An estimated 35 per cent of road traffic deaths in Nairobi occur within 20 metres of matatu stages, a new study has shown, highlighting infrastructure design flaws around these sites as well as rogue behaviour by drivers and lack of safety consciousness among pedestrians.
“This staggering number is a call for action,” the report from a pilot study on transport safety in Nairobi says.
“Developing a better understanding of how to regulate and enforce matatu flows, and driver and pedestrian behaviour, while at the same time improving the infrastructure at these sites will be required to guide policy action”.
The study was conducted in collaboration with the National Transport Safety Authority (NTSA) and the National Police Service with funding from donor agencies including the World Bank, the European Union and the UK Department for International Development (DFID).
A spot check of the matatu termini in Nairobi shows that many pickup and drop-off points around the city lack safety features such as designated crossing points or protected sidewalks — exposing pedestrians to harm or even death.
Most highways in the country do not have footbridges — exposing pedestrians to the risk of fatal accidents.
The flow of public service vehicles (PSVs) is also slapdash as crew jostle to drop off and pickup passengers — adding to the woes of pedestrians who make up a massive 71 per cent of road traffic accident deaths reported by police between 2012 and 2018.
With walking as the main mode of transport in Nairobi, especially among the poor, the findings shift focus to improving safety features at the matatu termini and city roads.
It is only recently that the government stepped-up the creation of zebra-crossing and traffic lights and installation of footbridges on key roads, including Thika Road.
The NTSA has also been fitting a series of safety panels on major roads around the city in an attempt to force jaywalkers to use areas designated for road crossing, including footbridges on the busy roads.
The barriers have been erected on sections of the city’s Airport North Road and Mombasa Road and Waiyaki Way in Nairobi although the NTSA aims to cover more high-risk spots along these roads.
The new study revealed that in Nairobi traffic accident deaths and injuries are concentrated between 5am and 8am and between 5pm and 11pm, representing 53 per cent (deaths) and 50 per cent (injuries) of the total.
The deadliest times for pedestrians are at night between 7pm and midnight when 41 per cent of pedestrian deaths occur.
“Implicating factors that need to be investigated further could include poor visibility, drunk driving and speed. Cross-examining location and time of crashes could help develop a strategy for remedying street lighting and enforcement of speed and alcohol regulation” the study report urged.
The survey further showed that while crashes occur in 1,400 different locations across the city, 200 locations represent 55 per cent of the deaths and 53 per cent.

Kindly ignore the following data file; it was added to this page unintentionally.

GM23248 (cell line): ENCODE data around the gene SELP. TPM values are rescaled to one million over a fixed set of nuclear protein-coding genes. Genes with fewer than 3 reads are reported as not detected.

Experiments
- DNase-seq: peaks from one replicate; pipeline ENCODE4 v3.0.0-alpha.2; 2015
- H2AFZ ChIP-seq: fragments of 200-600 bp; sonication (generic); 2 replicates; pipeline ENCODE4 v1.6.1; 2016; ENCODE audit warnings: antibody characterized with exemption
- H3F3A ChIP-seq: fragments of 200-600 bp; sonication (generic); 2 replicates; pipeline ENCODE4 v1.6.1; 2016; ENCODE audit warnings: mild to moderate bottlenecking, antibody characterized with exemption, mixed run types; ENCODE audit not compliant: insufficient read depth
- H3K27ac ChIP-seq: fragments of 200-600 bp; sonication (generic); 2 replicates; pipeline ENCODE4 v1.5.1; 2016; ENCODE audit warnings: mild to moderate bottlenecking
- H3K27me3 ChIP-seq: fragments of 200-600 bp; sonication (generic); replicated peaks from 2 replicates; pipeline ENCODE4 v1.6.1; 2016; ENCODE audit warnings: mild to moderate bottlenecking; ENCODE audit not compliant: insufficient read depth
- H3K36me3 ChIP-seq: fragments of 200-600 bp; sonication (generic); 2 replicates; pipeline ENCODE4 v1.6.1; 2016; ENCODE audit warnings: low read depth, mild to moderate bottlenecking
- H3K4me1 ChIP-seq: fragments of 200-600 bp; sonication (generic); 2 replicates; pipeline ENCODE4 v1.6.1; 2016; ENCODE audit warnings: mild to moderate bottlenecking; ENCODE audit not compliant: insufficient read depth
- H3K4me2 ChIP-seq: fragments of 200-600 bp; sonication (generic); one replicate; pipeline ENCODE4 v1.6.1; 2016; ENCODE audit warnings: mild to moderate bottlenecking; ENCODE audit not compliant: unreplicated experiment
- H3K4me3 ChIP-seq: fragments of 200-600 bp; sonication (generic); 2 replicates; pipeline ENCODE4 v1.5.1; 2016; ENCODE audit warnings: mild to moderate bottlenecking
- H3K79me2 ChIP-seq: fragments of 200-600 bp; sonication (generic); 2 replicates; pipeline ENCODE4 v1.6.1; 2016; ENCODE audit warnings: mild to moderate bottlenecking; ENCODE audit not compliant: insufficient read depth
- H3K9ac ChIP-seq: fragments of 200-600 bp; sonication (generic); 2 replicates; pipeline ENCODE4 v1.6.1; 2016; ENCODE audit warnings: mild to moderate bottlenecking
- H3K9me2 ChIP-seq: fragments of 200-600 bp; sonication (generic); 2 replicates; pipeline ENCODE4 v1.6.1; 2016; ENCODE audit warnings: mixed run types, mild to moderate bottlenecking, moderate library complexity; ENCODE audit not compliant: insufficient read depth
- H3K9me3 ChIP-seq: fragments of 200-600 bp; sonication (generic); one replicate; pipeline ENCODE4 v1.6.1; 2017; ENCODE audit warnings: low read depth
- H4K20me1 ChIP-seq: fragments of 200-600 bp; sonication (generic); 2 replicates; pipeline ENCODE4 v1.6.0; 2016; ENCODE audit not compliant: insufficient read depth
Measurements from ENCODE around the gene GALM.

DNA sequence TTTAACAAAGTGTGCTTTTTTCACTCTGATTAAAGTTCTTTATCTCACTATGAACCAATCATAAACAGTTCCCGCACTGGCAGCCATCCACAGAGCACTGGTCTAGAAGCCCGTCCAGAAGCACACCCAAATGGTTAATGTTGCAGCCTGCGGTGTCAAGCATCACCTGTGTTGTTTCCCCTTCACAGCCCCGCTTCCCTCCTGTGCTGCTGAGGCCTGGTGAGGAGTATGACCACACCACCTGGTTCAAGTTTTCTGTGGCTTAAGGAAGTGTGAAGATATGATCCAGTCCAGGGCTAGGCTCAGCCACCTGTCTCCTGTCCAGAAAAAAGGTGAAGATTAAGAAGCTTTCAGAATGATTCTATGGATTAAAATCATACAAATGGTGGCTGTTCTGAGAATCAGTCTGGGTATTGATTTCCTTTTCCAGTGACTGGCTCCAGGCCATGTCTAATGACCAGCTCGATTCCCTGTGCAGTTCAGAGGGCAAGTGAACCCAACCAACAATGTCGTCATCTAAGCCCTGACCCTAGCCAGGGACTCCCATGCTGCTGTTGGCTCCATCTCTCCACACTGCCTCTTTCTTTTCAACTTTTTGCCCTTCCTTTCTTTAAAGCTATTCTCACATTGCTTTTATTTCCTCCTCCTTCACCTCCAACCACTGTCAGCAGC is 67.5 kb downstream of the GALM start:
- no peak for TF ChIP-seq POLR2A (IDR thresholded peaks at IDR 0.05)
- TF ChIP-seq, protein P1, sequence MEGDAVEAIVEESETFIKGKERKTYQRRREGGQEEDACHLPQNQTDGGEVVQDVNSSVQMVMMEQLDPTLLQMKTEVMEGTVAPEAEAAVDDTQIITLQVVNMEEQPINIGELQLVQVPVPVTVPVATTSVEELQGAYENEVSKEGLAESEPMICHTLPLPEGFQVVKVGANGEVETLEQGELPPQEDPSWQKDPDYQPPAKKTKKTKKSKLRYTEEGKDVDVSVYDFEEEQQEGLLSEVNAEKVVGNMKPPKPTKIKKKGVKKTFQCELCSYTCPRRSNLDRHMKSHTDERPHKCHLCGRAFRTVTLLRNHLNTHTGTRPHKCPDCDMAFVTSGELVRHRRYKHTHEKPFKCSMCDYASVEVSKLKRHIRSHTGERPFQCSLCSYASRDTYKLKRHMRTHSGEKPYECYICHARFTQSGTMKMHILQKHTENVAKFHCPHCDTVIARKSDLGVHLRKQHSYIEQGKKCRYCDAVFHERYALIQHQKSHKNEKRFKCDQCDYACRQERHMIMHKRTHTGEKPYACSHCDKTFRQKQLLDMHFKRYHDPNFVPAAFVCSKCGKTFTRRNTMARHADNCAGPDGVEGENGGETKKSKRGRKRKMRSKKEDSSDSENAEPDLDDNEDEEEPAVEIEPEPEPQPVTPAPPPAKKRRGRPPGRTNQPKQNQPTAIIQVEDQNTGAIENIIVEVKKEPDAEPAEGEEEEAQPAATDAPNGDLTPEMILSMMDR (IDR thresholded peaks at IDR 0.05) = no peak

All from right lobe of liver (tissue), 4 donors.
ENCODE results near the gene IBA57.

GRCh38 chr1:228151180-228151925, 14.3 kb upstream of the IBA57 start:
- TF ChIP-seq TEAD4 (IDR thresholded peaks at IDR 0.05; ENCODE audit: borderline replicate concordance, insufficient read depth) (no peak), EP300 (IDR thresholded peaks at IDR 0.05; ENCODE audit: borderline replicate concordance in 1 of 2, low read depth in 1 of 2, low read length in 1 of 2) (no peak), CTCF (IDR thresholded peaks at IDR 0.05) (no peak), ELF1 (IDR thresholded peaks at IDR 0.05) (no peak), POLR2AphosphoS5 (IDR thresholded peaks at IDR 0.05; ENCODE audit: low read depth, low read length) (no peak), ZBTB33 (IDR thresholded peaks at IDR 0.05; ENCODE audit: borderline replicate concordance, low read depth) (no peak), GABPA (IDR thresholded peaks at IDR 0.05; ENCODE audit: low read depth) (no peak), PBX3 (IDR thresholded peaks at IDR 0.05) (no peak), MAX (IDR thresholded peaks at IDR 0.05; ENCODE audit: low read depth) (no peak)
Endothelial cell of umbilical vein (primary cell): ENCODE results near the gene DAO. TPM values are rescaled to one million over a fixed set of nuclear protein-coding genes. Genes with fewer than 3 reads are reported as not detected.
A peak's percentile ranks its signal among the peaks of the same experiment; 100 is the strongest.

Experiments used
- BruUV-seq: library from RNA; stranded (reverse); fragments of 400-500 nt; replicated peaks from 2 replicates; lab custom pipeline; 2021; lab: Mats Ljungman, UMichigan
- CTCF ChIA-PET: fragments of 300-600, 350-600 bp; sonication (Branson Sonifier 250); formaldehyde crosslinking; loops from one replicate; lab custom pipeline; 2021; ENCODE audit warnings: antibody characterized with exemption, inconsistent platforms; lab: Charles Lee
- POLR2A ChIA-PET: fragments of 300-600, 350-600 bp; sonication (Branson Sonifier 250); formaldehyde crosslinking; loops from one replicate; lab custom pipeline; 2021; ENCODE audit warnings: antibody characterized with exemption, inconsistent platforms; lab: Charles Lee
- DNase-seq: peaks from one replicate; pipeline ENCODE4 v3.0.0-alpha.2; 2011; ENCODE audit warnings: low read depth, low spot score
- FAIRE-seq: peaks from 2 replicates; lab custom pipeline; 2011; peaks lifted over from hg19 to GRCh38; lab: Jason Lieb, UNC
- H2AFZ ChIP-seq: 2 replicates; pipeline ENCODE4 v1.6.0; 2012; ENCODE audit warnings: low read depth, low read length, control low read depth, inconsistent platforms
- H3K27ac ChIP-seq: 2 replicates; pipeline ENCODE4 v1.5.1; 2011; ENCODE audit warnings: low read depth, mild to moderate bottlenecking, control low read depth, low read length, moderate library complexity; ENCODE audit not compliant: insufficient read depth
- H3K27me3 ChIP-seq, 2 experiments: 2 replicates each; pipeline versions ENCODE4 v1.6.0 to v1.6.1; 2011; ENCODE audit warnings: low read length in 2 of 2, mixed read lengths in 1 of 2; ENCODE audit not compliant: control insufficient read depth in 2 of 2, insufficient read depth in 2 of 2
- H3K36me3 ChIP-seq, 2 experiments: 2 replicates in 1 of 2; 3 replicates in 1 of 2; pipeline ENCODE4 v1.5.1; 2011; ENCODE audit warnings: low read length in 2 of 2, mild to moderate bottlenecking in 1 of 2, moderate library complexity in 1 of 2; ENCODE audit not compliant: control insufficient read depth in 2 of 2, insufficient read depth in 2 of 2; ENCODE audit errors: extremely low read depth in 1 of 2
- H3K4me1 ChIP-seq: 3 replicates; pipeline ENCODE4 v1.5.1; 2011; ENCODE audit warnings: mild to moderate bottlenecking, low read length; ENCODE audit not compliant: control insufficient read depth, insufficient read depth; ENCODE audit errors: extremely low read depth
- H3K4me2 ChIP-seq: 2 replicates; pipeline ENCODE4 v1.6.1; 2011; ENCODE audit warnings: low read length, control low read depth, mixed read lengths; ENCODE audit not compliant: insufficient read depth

“These locations represent 14 per cent of all locations where severe crashes have occurred in the six years under review. This high concentration of crashes and negative crash outcomes is an opportunity to prioritise these locations for policy action and substantially remedy the loss of life in the city” it said.
Pedestrian deaths remain a concern countrywide with latest data by NTSA showing that 1,390 cases were registered in 2019, marking a 15.4 per cent increase from the previous year. This was the single highest number of deaths by type of victims.
But apart from pedestrian deaths, authorities are also concerned by the sharp rise in deaths of motorcyclists.
The latest statistics show the low-cost motorcycles now kill more people than vehicles with 1,421 riders and pillion passengers dying in 2019 compared to 1,049 drivers and passengers who lost their lives from motor vehicle-related deaths.
Last year experienced a 41 per cent surge where 348 pillion passenger deaths occurred compared to 247 while reported in 2018, according to NTSA records.
Rider deaths rose by 22.7 per cent to stand at 725 from 591 in 2018.
The year also saw 836 pillion passengers suffer serious injuries up 67.5 per cent from 2018’s reported 499 with 1,391 riders sustaining serious injuries, being a 92.1 per cent rise compared to 698 reported in 2018.
The convenience of this mode of transport coupled with favourable import terms has seen an upsurge in the number of units in the country. The tidy earnings from the motorcycle taxi business have also contributed to the rise in purchases, especially for use by unemployed youths. Unfortunately, this has compromised safety because most of the youths learn on-the-job.
This has opened the unrecognised sector to many challenges from reckless road behaviour that is now blamed for rising medical costs on the treatment of motorcycle accident victims.
Spooked by the high number of motorcycle accidents, the NTSA and regional authorities have been enforcing the Motorcycle Regulations 2015 in an attempt to tame rogue cyclists.
The regulations prohibit riders from carrying more than one passenger on a motorcycle
Additionally, riders are required to have valid documentation, ensure that they and their passengers wear reflector jackets and helmets, and make sure that their headlights are on at all times.
The law also applies to owners of motorcycles who are required to, among other things, ensure that the riders working for them have documents such as licences, the motorcycles are roadworthy and are insured, and they have two helmets and two reflector jackets.
Dealers are also now required to issue two helmets and two reflector jackets for every motorcycle that they sell.
The NTSA is mandated to revoke dealership licences of non-compliant vendors.